General Question

DigitalBlue's avatar

How does damage to the fallopian tubes affect fertility, exactly?

Asked by DigitalBlue (6454 points ) August 25th, 2013

My husband and I are trying to have a baby and not having a lot of luck so far. I am going for surgery to treat endometriosis in a couple of weeks and my doctor is going to check my tubes.

I was told that shooting the dye through is often enough to open them up if they need it, but there is the possibility that they will be blocked. I don’t want to get ahead of myself, but how damaged is too damaged to be repaired? If the tubes are not opened by the procedure does that mean it is beyond treatment?
Anything else related to the topic is welcome.

Thanks.

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35 Answers

Neodarwinian's avatar

The fallopian tubes are the ducts running from the ovaries that the eggs travels down to plant themselves in the walls of the uterus.where fertilization takes place.

That is the mechanical problem with blocked tubes as without egg delivery to the uterus the sperm will not fertilize the egg there.

How damaged is too damaged? That will be up to the physician.

Hope it all turns out alright for you.

Adirondackwannabe's avatar

Do you have any other damage than the endometriosis? The fact that we can conceive a baby always boggles my mind. It’s such a complex act. Good luck lady.

flip86's avatar

If you can’t conceive the traditional way there is always In Vitro Fertilization.

drhat77's avatar

Scar tissue from endometreosis can keep the sperm from migrating to the egg, or worse, keep a fertilized egg from getting into the uterus (resulting in an ectopic pregnancy). Good luck with the test.

Sunny2's avatar

I wonder if microscopic surgery is at a point where they can now take your own eggs and plant them in your uterus. If they can take someone else’s eggs and plant them, why not your own? In any case, I hope your problem is solved easily. Good luck.

drhat77's avatar

@sunny2 that’s invitro fertilization

DigitalBlue's avatar

@Sunny2 I really don’t know much about it, although I guess I should. I have no intention of having IVF if it comes to that, but I have become generally curious about how it works and what the options are and what the latest medicine has to say about it.

Adirondackwannabe's avatar

@DigitalBlue My cousin had all kinds of problems conceiving and went the IVF route and had several eggs implanted and two took. It was a rough rough pregnancy and eventually she had a boy. They gave up on kids and just did want young couples do. And she got pregnant again and had a healthy full term boy. Don’t give up.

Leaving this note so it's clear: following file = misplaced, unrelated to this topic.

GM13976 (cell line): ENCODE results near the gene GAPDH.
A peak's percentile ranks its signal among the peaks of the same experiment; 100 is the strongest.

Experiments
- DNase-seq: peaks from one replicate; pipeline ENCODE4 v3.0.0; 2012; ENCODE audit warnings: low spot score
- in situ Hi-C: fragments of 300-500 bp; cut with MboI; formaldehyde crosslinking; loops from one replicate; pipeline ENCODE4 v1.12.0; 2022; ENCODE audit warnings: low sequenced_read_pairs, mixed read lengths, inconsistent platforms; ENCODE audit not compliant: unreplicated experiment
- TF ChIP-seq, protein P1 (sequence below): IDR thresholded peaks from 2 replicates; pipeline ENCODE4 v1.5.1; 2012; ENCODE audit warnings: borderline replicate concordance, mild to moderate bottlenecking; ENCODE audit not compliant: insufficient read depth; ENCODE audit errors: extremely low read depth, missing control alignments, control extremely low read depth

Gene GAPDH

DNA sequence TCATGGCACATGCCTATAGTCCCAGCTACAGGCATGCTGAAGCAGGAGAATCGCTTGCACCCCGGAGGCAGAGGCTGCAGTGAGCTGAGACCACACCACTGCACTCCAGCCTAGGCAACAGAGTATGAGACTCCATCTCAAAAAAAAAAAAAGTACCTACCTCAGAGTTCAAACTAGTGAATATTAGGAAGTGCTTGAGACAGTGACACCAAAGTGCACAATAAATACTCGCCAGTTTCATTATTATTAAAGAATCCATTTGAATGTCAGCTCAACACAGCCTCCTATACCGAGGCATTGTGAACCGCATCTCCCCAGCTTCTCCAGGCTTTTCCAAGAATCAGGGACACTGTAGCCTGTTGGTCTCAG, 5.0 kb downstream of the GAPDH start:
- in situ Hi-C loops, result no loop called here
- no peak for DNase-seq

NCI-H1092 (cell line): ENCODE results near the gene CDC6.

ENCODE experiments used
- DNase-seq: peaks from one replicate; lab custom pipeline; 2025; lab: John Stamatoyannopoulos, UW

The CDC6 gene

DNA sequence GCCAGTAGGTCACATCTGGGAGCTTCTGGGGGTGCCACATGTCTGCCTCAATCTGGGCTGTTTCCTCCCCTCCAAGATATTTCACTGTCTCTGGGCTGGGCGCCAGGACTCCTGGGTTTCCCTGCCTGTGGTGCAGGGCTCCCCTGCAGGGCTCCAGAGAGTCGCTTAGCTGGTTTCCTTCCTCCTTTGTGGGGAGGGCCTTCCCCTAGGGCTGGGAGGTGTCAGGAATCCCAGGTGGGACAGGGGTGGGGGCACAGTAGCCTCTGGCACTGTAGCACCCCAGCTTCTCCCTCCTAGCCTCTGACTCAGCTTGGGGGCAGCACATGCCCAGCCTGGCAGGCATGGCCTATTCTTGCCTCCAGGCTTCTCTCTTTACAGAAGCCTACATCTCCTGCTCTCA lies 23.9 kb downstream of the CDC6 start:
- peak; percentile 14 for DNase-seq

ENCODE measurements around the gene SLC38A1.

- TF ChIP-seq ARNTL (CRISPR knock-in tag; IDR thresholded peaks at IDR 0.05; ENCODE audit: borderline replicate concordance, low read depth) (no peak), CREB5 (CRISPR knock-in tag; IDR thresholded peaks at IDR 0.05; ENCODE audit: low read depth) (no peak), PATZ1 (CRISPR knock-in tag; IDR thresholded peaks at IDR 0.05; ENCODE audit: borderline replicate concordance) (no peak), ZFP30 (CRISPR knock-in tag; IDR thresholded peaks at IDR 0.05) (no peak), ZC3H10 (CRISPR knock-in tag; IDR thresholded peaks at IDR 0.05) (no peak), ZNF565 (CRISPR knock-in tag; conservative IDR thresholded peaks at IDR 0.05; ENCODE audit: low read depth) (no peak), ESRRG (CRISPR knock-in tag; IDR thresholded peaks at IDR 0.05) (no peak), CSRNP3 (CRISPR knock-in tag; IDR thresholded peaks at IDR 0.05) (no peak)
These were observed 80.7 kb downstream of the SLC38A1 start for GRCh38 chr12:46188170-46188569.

laureth's avatar

My husband and I are going through fertility treatments. One of my Fallopean tubes is blocked, which is a real hassle. I’m taking medicine to be able to produce eggs, and it means that if it only induces follicle formation on the blocked side, it’s a lot of money for nothing, and then starting all over again.

I spoke with my fertility doctor about the possibility of unblocking it, but she was against that option. It can turn out poorly and cause scarring of its own, which can result in ectopic pregnancy if a fertilized egg decides to stop short and implant right in the tube. This can be life threatening.

If the scarring/blockage is minimal, it’s possible that just checking to see if there is a blockage can re-open the passage. In my case, the doctor used a tiny air bubble to see if mine were blocked. It went through on one, but not on the other, so that didn’t work for me. Everyone’s different, though. Your doc will tell you if they’re blocked, and if so, if unblocking is an option in your case.

Good luck! It can be a long and difficult journey.

JLeslie's avatar

The tube is where the egg gets fertilized. If it is damaged the sperm and egg might never meet.

Why are you getting surgery before trying the dye without surgery?

JLeslie's avatar

IVF is not planting your eggs in your uteris. It is putting an embryo in your uteris. The surgery is not really “microscopic.” They basically stick a needle through your vaginal wall into the ovary and remove your eggs by pulling them out through the syringe. Then they fertilize the eggs and put 2–3 into your uteris on day 5 of the embryos development. They don’t cut you open to remove eggs, they just use a needle.

There is microscopic surgery to repair fallopian tubes though.

DigitalBlue's avatar

@JLeslie the surgery has nothing to do with my tubes, she just wants to do the chromotubation while she is in there. We decided on surgery because it will improve my odds of conceiving if my tubes are healthy to remove the endo, and because I’m sick. All the time. And I’m sick of being sick. :)

drhat77's avatar

@jleslie if they’re going to stick a needle into your ovary and pluck out an egg they ain’t putting back in fertilized. Unless you feel like flushing $15 grand down the toilet. Which would at least help sewer dwellers.

DigitalBlue's avatar

I worded that strangely in my edit. I meant to say that if my tubes are healthy, removing the endometriosis would improve my chances of conceiving.

drhat77's avatar

But endometerosis leaves scars where ever it deposits because the blood cannot escape like it does from the womb, so that trapped blood just becomes scar.

DigitalBlue's avatar